Ok, you might realise now that honesty is the best policy here. If you are faking your orgasms, it’s time to stop and instead have a conversation with your partner about it. It may be awkward, especially if it’s been a long time but it’s well worth the discomfort as you will be taking a big step towards improving your intimacy and yep…having more orgasms.

How to have better sex

While we are talking about sex, let’s touch on some key things we can do to improve our sex life. In the My Love Your Love app, we work through all of these key strategies in our Sex and Desire module.  

  • Learn to talk about sex. This can be awkward but it can also be a turn on. Talk about what you do like, make it specific to what your partner does. Don’t talk about previous sexual partners. 
  • Slow things down and focus on touch sensation. Sex is all about being in our bodies. Try to get out of your head and into your body. 
  • Spend more time in “foreplay”.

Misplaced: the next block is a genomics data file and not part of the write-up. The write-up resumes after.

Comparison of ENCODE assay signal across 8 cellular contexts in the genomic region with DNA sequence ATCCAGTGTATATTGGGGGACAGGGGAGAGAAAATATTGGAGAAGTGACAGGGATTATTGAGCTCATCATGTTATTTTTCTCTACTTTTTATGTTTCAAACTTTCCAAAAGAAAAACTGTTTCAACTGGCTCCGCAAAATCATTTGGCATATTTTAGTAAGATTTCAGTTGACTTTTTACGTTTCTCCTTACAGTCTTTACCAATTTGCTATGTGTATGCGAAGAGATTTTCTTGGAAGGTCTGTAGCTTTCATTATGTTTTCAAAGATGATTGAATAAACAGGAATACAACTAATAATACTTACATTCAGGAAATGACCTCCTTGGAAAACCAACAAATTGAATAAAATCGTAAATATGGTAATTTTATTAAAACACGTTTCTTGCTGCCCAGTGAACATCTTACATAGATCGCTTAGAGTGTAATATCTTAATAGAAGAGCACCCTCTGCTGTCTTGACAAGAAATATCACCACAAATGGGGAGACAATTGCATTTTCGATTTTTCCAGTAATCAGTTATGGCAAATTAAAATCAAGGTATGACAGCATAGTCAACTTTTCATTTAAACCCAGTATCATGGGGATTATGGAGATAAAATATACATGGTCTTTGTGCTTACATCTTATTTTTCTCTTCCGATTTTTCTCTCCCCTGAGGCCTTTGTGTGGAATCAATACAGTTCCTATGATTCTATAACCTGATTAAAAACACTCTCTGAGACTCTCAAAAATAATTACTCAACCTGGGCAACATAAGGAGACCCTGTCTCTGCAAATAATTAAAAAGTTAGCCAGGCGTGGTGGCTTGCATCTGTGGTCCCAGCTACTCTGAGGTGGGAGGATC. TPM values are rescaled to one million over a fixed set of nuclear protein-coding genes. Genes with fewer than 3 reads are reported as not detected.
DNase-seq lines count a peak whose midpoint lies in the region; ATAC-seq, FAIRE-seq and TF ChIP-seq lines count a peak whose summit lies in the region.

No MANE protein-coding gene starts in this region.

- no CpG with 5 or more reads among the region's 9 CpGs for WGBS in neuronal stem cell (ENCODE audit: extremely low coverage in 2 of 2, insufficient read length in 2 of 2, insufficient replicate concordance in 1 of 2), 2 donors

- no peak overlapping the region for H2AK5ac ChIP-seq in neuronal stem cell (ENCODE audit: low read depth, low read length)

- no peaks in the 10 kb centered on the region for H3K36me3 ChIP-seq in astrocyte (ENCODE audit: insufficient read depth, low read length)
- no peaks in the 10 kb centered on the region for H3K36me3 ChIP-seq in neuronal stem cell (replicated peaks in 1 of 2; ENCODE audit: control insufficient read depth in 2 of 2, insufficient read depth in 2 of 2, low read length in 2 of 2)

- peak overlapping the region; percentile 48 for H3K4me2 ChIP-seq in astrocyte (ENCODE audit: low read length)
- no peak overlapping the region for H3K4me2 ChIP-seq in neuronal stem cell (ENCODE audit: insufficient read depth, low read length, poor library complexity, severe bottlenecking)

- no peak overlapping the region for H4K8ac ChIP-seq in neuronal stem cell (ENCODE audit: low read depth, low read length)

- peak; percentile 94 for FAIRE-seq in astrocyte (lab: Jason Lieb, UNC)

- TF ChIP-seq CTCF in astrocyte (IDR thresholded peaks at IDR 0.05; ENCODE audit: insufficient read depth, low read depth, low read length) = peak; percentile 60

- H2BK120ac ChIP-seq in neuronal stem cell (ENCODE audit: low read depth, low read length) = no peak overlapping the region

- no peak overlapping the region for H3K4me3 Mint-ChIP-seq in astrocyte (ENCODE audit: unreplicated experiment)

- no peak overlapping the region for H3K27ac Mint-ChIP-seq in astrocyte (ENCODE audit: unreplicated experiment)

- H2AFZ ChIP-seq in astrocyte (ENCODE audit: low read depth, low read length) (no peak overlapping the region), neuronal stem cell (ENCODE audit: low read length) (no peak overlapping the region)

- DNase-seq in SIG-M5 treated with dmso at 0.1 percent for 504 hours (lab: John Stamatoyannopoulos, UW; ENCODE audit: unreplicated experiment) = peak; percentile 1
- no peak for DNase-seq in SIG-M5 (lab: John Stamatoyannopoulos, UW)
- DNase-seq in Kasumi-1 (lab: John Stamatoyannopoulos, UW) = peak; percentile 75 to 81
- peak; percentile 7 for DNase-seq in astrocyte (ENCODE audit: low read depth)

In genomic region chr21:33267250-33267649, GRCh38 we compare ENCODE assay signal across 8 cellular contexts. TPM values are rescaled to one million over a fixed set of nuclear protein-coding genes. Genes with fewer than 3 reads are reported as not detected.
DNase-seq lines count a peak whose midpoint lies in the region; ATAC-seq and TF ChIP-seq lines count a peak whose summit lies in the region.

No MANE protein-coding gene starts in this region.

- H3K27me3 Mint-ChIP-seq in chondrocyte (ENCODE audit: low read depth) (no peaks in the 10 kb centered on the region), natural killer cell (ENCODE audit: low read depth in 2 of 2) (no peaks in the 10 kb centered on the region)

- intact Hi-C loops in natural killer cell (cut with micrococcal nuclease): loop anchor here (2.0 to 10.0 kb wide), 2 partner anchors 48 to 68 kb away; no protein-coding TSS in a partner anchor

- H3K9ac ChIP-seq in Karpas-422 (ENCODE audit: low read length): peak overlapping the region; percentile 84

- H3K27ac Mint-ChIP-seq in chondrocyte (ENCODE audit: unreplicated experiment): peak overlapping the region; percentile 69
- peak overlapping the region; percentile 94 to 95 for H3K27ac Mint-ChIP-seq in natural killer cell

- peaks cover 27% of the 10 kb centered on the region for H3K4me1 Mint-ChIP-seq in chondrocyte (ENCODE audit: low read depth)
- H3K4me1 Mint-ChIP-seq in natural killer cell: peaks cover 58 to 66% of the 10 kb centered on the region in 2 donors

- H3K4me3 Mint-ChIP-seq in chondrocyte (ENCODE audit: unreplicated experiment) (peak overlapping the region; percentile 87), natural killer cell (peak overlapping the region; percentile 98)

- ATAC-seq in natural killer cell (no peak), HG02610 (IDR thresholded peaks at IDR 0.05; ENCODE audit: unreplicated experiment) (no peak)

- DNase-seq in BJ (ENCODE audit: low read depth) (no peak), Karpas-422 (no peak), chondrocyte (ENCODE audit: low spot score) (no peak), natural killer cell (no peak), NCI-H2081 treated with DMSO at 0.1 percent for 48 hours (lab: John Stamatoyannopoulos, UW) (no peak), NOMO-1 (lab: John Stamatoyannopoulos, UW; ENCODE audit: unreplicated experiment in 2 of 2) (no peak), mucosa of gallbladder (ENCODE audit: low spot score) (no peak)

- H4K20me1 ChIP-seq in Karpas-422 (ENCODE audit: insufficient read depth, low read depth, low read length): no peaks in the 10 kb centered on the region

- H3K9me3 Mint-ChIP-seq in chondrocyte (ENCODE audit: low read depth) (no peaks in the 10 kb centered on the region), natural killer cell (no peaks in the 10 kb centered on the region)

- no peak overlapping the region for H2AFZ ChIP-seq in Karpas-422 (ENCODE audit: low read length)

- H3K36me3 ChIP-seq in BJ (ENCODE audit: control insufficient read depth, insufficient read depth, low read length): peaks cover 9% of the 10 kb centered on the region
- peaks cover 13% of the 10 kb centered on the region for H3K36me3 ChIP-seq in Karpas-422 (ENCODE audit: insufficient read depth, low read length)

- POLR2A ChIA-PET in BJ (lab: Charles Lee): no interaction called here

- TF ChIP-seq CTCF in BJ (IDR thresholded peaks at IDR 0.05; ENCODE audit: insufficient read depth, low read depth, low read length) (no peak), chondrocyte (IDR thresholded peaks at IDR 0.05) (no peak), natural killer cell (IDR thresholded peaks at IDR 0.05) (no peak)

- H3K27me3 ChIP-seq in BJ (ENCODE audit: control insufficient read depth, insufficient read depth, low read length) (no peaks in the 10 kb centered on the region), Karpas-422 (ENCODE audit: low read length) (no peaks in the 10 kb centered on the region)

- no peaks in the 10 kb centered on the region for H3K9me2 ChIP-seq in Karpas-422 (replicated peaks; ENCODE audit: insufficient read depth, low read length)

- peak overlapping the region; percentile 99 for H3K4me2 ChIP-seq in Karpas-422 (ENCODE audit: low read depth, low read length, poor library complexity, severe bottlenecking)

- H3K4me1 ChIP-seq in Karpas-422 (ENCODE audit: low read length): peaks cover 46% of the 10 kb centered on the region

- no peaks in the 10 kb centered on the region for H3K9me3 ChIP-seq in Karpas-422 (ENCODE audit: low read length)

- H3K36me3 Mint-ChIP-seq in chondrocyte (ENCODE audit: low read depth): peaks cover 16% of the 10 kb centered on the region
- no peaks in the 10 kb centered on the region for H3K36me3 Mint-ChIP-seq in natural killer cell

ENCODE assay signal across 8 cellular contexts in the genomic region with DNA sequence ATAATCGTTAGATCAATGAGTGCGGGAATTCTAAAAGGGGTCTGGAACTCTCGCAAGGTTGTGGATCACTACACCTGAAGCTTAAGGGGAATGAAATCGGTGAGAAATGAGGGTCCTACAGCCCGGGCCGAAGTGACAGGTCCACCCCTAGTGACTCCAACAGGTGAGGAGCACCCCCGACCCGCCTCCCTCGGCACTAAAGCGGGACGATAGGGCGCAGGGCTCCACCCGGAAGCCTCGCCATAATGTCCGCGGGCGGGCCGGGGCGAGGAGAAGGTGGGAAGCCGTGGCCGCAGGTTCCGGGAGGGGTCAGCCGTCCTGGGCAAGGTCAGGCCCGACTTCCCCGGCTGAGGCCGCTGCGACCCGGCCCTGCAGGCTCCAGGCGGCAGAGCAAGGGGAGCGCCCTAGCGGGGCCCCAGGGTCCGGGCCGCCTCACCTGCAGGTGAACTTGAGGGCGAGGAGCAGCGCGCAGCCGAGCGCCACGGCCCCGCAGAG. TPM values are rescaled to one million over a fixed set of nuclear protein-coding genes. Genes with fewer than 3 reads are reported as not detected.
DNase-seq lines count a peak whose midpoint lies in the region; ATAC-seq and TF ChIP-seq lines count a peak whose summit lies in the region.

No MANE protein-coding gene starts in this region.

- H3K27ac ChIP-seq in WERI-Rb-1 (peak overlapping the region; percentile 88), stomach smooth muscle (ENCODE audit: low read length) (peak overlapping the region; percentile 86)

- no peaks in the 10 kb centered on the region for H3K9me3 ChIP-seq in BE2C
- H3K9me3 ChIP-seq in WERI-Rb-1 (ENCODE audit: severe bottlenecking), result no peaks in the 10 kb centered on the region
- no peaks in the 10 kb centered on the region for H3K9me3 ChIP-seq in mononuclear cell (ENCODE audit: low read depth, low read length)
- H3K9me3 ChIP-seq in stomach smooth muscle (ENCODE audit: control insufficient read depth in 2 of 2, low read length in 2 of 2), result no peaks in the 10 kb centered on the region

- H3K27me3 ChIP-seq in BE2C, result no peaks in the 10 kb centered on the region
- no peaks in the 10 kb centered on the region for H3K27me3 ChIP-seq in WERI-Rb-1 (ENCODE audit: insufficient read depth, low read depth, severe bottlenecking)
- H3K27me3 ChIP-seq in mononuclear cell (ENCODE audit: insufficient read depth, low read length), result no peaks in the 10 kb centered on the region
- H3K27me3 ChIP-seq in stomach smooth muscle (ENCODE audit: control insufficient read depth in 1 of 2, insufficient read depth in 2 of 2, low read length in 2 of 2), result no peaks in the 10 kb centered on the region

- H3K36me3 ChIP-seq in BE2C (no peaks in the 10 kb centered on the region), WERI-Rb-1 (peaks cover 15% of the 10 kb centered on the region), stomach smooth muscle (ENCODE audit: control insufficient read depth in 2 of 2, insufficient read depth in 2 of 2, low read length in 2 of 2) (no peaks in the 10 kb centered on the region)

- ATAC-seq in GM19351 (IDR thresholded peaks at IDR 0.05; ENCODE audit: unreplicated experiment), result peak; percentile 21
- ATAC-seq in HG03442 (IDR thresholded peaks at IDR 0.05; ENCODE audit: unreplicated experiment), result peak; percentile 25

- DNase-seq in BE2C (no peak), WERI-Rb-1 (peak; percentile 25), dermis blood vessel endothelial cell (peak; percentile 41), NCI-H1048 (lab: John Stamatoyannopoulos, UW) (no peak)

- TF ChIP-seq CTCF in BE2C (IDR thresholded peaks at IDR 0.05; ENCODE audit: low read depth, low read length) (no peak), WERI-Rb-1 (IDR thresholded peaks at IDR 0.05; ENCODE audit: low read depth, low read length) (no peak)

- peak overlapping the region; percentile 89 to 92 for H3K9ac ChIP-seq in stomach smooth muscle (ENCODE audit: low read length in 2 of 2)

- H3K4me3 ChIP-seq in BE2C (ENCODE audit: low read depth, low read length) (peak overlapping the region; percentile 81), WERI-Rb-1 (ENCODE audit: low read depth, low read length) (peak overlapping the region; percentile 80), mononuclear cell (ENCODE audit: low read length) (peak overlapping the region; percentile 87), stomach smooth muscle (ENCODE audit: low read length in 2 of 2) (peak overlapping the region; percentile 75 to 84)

• Make sex less about climax as fast as possible and more about being present and connecting intimately with your partner. 
  • Take the pressure off performance. Sex and orgasm isn’t a race or an achievement, it’s about getting closer, more vulnerable with our partners. Be kind to each other if things don’t work how you think they “should”. It’s more important that you took time out to be together than to have an orgasm or two.  

So we now know that faking orgasms can have a negative impact on your relationship. So it’s time to start being honest with your partner about your needs and desires, and stay open to hearing about their needs and desires. This is the first step to increase communication and intimacy, creating a more satisfying relationship that is built on mutual trust and respect. 

Written by Helen Robertson